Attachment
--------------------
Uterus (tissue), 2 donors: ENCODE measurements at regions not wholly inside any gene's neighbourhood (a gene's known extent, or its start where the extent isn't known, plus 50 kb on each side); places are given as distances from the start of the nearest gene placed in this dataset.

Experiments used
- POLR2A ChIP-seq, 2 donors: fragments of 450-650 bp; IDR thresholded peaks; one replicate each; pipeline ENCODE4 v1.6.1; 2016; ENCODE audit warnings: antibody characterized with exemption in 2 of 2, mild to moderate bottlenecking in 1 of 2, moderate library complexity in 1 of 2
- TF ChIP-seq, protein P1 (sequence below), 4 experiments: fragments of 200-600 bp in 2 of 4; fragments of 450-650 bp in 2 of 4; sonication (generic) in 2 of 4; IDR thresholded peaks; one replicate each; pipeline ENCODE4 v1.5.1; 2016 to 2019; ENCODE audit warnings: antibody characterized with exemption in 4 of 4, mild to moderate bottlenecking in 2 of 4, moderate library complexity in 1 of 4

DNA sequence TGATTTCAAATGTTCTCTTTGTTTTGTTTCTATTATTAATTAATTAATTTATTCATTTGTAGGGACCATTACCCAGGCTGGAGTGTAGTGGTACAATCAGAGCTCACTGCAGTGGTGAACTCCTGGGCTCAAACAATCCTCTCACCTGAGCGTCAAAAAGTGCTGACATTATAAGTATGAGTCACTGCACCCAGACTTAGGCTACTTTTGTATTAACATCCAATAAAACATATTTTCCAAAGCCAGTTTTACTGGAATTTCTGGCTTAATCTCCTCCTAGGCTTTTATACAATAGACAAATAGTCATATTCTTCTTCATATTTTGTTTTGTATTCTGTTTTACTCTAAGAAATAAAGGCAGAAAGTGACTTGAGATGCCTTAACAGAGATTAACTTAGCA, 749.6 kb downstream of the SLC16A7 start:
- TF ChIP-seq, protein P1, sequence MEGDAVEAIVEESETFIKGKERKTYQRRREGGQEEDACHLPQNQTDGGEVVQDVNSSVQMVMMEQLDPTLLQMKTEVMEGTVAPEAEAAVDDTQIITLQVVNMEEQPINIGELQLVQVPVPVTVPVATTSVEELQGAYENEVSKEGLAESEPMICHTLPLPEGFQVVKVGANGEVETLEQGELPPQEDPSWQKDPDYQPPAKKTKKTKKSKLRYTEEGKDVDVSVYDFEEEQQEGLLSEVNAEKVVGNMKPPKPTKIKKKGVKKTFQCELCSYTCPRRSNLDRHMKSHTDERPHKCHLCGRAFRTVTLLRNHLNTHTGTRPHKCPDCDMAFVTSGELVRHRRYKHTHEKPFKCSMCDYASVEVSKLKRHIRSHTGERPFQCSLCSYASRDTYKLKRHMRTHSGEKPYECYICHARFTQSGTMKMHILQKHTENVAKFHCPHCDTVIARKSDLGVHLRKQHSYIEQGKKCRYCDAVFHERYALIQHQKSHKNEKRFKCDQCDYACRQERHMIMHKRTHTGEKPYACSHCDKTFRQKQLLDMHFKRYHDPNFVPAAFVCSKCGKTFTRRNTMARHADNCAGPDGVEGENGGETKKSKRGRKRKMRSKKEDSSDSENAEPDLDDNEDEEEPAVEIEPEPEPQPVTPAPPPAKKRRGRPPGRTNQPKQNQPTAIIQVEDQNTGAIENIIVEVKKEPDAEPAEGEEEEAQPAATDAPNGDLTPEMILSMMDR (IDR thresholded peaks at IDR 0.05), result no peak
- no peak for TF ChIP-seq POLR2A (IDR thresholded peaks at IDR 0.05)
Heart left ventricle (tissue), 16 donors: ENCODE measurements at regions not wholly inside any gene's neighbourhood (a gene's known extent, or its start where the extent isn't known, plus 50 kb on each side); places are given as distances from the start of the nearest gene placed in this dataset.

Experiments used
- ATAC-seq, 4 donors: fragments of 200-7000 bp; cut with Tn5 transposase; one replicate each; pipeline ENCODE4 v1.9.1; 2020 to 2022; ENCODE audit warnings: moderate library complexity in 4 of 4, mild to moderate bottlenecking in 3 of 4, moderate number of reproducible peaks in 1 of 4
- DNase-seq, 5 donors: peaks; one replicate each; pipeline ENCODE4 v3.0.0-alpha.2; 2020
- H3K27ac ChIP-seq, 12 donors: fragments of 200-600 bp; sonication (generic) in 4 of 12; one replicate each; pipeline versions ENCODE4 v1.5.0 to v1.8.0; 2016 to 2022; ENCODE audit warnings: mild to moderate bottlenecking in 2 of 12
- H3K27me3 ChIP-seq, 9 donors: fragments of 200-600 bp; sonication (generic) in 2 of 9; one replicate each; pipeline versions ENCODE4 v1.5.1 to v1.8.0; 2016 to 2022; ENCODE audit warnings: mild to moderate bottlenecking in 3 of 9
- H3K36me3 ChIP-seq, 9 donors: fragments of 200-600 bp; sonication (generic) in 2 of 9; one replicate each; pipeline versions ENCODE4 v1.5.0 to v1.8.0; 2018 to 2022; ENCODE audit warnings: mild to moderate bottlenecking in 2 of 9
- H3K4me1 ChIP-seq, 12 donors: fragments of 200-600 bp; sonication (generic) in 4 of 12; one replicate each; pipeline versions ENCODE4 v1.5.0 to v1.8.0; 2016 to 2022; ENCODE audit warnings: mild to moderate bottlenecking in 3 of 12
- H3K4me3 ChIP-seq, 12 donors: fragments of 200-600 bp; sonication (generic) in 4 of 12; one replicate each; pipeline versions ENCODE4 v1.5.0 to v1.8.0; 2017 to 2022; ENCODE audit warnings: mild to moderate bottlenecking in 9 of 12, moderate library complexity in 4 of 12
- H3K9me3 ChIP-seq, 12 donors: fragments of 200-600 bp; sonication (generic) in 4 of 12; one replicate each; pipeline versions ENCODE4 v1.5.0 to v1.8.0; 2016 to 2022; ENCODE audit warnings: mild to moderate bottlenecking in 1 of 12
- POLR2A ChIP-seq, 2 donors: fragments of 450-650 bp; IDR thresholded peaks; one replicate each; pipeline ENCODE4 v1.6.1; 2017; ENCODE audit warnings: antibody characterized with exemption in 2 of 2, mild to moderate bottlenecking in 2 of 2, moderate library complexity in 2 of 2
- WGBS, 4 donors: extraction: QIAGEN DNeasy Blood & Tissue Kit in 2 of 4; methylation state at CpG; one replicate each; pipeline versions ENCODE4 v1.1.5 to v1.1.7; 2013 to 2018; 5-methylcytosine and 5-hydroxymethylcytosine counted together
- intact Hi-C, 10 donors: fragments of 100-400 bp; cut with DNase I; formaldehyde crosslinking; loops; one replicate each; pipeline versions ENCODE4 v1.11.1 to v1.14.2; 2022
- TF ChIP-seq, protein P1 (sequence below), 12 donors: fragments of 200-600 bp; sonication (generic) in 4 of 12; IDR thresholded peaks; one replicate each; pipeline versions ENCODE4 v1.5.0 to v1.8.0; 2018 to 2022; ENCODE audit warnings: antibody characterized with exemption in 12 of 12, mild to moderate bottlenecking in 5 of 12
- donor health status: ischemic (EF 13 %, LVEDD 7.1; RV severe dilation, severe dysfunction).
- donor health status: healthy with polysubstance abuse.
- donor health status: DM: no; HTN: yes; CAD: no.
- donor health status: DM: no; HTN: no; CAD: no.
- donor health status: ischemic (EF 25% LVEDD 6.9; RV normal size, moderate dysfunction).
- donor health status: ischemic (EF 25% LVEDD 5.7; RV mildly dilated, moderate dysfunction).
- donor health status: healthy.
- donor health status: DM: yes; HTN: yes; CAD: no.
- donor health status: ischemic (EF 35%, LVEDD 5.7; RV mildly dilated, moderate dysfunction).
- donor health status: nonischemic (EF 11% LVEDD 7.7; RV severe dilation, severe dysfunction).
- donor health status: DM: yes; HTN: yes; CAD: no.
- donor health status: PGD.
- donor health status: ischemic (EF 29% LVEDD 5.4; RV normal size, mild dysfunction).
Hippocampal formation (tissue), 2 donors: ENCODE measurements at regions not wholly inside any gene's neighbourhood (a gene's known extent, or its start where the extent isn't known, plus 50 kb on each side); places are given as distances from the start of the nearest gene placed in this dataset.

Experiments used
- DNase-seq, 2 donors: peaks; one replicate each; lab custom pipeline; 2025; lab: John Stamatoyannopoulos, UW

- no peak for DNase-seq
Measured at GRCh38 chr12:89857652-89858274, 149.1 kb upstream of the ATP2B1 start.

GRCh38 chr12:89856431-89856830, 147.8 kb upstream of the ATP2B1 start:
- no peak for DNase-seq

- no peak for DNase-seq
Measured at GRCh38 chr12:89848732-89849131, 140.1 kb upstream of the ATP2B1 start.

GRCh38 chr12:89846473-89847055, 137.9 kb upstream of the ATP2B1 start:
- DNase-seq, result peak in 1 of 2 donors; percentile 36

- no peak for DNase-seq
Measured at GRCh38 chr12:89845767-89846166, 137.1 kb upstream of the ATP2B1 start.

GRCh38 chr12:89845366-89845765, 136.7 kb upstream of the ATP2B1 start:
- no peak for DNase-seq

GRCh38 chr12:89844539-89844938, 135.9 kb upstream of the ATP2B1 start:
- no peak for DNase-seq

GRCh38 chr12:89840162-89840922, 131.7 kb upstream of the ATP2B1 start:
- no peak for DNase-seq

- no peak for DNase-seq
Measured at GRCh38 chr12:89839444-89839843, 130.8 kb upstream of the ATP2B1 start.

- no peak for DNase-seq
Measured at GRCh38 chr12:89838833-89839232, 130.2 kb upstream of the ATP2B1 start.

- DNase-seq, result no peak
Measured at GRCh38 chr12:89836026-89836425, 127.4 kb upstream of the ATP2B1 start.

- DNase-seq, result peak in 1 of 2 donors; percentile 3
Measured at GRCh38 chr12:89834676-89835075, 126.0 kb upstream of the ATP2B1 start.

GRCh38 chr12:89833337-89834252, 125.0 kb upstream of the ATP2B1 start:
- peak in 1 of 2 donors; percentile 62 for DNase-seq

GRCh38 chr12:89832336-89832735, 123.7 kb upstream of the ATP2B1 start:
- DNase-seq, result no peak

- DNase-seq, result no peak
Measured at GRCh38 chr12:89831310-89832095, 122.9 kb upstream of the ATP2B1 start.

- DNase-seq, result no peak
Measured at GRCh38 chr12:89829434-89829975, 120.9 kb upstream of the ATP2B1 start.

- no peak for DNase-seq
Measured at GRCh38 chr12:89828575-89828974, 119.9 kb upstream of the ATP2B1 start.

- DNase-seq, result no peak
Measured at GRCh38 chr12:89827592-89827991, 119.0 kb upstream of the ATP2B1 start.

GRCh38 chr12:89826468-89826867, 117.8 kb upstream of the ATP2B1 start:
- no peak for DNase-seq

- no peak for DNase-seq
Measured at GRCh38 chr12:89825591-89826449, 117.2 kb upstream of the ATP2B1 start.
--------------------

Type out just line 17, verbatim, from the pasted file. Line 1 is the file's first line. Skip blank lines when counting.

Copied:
- H3K9me3 ChIP-seq, 12 donors: fragments of 200-600 bp; sonication (generic) in 4 of 12; one replicate each; pipeline versions ENCODE4 v1.5.0 to v1.8.0; 2016 to 2022; ENCODE audit warnings: mild to moderate bottlenecking in 1 of 12